Innovation has a lot to do with diversity. Today, we are presenting an exotic, promising startup: Sagafrika, by Sandra Muaka, a Montreal-based frozen African dishes maker. Between working with food industry giants and entrepreneurship, Sandra made her choice.

We met with Sandra Muaka from Sagafrikaat Montreal Inc. “Grand Messe” last month (read our full article on that great event). Here is the story of her new venture, started in May 2017 with her sister Aicha, and her own fascinating story, from Africa to cold Canada.

From Healthcare to Food Transformation

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Sandra was training to become a doctor in Kinshasa (Democratic Republic of Congo) when she got the opportunity to continue her studies in Canada. She flew halfway through the world and decided to study Food Science and Technology as it had a health-oriented component. With a Bachelor from Laval University, she could start building her experience in Food Quality Assurance. For 10 years, Sandra worked in Quebec and Alberta in various food companies such as Old Dutch Foods, Kraft Foods, Olymel Red Deer, and O Sole Mio

She definitely drove her entrepreneurial inspiration from her last job experience, more focused on ready-to-eat meals. As an immigrant, she knew the challenges that diaspora face when living abroad. She decided to create Sagafrika to offer a convenient, tasty, and accessible alternative to cooking African dishes. Offering frozen food products to African populations in Quebec was a new innovative way of answering a real need.

Quality Assurance is critical in the food industry. I wanted to use my expertise in that area to offer an innovative product.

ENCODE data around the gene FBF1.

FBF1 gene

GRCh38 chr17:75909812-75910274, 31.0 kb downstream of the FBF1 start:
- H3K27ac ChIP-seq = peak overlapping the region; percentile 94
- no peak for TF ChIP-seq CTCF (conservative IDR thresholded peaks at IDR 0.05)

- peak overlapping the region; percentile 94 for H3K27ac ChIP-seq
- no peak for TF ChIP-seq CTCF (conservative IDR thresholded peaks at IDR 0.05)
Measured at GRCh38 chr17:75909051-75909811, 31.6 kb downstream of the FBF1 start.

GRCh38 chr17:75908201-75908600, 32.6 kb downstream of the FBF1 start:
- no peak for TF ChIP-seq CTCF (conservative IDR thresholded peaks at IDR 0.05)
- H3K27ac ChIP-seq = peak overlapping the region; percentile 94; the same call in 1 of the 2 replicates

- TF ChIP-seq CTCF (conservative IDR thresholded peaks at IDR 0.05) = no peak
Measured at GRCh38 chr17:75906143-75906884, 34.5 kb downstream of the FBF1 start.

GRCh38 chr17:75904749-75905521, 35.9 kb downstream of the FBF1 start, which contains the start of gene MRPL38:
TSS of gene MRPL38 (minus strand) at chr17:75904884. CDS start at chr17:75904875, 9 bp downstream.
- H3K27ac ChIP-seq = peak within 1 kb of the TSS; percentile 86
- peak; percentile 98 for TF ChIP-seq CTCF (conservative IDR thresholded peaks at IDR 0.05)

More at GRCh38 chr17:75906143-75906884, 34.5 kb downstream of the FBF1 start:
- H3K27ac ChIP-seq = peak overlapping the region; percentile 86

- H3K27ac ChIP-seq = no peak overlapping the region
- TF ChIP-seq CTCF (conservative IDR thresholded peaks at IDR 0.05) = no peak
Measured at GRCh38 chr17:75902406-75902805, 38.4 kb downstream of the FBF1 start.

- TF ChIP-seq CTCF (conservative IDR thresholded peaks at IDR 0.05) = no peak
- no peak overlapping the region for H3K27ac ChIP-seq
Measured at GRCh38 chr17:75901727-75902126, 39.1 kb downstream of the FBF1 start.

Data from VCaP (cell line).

From food scientist to entrepreneur

 

To fine-tune her concept, Sandra organised focus groups and tastings. Today, products are specifically targeted towards immigrants living in Montreal – students and families.

sauches.pngSagafrika offers six recipes all inspired by her home country – DR Congo. Saka saka is the most famous one: a sauce made out of cassava leaves. Among other choices: a sauce with fish and sorrel, another with eru leaves and smoked fish or a more traditional spinach sauce.

Sandra currently cooks her products herself by renting a spot in an industrial kitchen, in Sainte-Agathe-des-Monts, Cuisine des pays d’en haut.

Frozen dishes bring a real security when launching a food startup: they can be sold within a year.

Sagafrika is focused on expanding its product line to the rest of African dishes and towards offering spiced side dishes like cassava or sweet potato fries.

For now you can order these delicious dishes here.

5 Montreal social innovation startups in urban agriculture

Last Friday we got to discover truly innovative startups at a 5@7 organized by Quintus, a communication agency dedicated to sustainable projects. This edition of Quintus@7 was dedicated to urban agriculture.

Quintus@7 are free networking events organized throughout the year by Quintus marketing. They highlight best practices in sustainable living. In 2018, five events will be organized focusing on how can we become change catalysts.

Stefany Chevalier, CEO of Quintus defined change catalysts as entities that work towards changing society with a social or environmental impact and that encourage consumption patterns that are innovative and sustainable. Quintus helps change catalyst to promote their activities through accessible communication tools – videos, events, communication campaigns.

“Our intention is not to get people to consume more but to consume more sustainably.”

Among the great initiatives that we discovered last Friday were: 

Crickstart & La Mexicoise, two startups that are changing eating habits by promoting the use of insect-based products. Crickstart’s mission is to open people’s minds with flavourful products made out of crickets. Yes this is pretty unusual but it is also one of the most sustainable – crickets are used in their entirety with zero waste, unlike in traditional livestock farming and meat processing, and healthy ingredient – the protein in crickets is rich with amino acids.

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Daniel from Crickstart and Christelle from La Mexicoise © Quintus